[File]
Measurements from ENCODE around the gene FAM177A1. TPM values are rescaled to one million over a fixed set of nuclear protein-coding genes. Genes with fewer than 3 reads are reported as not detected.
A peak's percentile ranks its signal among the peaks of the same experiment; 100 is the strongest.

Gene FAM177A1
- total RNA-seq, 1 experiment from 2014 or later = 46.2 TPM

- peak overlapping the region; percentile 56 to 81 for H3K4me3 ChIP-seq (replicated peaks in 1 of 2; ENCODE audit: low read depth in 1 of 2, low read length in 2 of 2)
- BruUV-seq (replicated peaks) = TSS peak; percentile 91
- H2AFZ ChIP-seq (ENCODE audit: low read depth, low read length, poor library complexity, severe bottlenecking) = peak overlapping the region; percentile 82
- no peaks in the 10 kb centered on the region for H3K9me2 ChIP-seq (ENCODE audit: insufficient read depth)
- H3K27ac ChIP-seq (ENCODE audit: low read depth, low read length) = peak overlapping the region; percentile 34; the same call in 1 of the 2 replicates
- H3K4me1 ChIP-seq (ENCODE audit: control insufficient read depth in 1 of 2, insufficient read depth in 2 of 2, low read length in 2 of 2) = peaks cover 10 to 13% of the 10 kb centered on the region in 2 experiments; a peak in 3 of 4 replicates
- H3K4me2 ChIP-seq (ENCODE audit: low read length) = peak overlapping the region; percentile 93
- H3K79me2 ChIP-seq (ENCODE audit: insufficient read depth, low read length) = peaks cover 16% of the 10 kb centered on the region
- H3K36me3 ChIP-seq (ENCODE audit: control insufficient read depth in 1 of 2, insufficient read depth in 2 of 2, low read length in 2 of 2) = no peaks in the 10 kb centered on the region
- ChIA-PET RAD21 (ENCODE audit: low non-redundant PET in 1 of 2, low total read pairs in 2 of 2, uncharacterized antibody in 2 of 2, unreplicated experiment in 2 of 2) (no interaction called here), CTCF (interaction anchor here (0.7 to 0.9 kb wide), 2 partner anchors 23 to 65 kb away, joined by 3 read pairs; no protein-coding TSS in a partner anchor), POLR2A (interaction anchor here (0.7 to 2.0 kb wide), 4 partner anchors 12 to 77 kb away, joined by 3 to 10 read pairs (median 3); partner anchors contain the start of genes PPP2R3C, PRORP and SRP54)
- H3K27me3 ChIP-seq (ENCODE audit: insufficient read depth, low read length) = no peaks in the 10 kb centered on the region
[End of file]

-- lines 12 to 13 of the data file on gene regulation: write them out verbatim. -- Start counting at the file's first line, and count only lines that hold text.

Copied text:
- H3K79me2 ChIP-seq (ENCODE audit: insufficient read depth, low read length) = peaks cover 16% of the 10 kb centered on the region
- H3K36me3 ChIP-seq (ENCODE audit: control insufficient read depth in 1 of 2, insufficient read depth in 2 of 2, low read length in 2 of 2) = no peaks in the 10 kb centered on the region